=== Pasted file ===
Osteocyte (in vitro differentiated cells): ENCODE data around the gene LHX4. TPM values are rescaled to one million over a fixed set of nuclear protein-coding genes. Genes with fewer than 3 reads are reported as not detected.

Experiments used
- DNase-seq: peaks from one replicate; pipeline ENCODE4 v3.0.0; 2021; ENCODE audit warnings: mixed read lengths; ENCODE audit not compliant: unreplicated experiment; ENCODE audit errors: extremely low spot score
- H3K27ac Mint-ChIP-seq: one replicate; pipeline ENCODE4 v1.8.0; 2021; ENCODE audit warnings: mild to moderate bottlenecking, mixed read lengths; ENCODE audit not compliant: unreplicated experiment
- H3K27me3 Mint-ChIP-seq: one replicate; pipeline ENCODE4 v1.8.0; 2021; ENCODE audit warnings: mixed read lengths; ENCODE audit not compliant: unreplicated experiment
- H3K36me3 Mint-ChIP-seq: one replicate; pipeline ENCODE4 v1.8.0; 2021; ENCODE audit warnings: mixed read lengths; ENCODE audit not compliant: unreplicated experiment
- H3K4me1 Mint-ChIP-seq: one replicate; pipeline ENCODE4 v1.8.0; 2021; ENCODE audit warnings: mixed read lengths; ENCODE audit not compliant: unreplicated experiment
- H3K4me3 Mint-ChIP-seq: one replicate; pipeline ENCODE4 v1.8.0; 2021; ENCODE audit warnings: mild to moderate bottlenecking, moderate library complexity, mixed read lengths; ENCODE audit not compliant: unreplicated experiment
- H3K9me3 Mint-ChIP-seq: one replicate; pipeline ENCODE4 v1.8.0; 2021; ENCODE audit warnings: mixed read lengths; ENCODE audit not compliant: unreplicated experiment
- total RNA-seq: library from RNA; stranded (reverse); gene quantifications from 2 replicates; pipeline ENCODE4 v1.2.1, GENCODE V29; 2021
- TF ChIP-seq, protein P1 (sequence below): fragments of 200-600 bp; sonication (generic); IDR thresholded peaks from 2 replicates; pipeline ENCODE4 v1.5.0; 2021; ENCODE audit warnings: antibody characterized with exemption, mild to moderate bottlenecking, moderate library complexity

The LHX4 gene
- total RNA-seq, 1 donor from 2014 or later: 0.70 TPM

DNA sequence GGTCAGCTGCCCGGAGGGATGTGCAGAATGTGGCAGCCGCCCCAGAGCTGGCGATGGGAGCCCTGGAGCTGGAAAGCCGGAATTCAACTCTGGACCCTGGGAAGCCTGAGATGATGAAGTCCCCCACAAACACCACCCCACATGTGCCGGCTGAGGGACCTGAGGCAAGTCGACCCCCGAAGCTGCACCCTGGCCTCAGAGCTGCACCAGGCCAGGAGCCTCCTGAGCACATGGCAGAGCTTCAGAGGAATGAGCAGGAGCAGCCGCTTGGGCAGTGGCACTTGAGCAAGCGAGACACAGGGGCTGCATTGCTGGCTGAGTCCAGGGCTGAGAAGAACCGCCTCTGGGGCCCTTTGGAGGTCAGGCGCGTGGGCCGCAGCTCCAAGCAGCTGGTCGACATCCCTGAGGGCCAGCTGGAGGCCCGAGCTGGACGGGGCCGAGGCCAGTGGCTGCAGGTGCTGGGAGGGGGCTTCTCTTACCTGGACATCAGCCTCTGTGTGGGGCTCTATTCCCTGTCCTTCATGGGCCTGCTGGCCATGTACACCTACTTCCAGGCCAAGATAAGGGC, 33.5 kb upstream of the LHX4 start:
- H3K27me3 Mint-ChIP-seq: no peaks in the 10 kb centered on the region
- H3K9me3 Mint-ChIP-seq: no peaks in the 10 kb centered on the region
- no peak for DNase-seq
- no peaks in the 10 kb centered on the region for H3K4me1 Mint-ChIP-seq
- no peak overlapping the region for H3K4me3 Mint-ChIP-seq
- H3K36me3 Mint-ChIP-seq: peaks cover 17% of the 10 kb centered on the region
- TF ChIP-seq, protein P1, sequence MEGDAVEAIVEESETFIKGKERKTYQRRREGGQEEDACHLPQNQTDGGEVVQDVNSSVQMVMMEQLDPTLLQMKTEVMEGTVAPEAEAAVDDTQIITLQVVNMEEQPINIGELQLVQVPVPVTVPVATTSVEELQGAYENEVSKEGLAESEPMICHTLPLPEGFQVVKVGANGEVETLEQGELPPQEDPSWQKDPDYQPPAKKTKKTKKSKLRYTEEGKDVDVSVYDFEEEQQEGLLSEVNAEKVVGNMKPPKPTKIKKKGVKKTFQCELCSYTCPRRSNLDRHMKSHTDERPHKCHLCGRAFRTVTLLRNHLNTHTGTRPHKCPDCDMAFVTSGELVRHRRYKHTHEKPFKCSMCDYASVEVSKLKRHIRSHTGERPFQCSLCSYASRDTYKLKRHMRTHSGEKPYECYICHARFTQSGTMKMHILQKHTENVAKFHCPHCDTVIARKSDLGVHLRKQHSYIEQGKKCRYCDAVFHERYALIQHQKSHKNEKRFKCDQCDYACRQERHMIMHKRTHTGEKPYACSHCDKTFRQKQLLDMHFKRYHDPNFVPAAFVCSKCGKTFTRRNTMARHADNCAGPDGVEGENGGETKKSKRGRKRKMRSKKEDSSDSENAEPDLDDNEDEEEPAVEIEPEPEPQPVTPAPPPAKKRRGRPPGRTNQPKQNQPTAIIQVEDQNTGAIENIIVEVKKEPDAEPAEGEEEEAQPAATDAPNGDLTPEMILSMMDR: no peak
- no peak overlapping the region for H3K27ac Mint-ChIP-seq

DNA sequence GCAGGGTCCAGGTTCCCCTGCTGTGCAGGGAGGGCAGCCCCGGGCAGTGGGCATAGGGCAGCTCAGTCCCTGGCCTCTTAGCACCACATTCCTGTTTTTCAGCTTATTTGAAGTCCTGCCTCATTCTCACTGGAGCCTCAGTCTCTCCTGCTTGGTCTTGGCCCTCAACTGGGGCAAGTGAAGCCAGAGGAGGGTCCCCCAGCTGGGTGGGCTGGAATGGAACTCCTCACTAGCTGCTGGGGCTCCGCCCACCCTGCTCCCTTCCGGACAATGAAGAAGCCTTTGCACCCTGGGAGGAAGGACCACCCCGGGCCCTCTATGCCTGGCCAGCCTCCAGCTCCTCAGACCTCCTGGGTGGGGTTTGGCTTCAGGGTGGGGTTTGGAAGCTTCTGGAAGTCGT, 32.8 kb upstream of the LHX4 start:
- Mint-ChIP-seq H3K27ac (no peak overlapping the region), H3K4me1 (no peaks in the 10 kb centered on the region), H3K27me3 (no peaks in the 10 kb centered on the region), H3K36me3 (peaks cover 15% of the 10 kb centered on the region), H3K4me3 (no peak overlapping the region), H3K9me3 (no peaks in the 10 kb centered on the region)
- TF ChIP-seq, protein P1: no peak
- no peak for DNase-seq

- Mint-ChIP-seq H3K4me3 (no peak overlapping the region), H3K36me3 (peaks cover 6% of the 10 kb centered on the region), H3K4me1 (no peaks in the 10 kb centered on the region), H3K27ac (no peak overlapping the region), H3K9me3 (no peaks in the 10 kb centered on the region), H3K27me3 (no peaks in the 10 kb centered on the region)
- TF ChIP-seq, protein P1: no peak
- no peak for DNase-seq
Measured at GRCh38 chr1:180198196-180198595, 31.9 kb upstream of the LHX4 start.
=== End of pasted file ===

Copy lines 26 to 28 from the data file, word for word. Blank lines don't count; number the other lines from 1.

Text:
- no peak for DNase-seq

- Mint-ChIP-seq H3K4me3 (no peak overlapping the region), H3K36me3 (peaks cover 6% of the 10 kb centered on the region), H3K4me1 (no peaks in the 10 kb centered on the region), H3K27ac (no peak overlapping the region), H3K9me3 (no peaks in the 10 kb centered on the region), H3K27me3 (no peaks in the 10 kb centered on the region)
- TF ChIP-seq, protein P1: no peak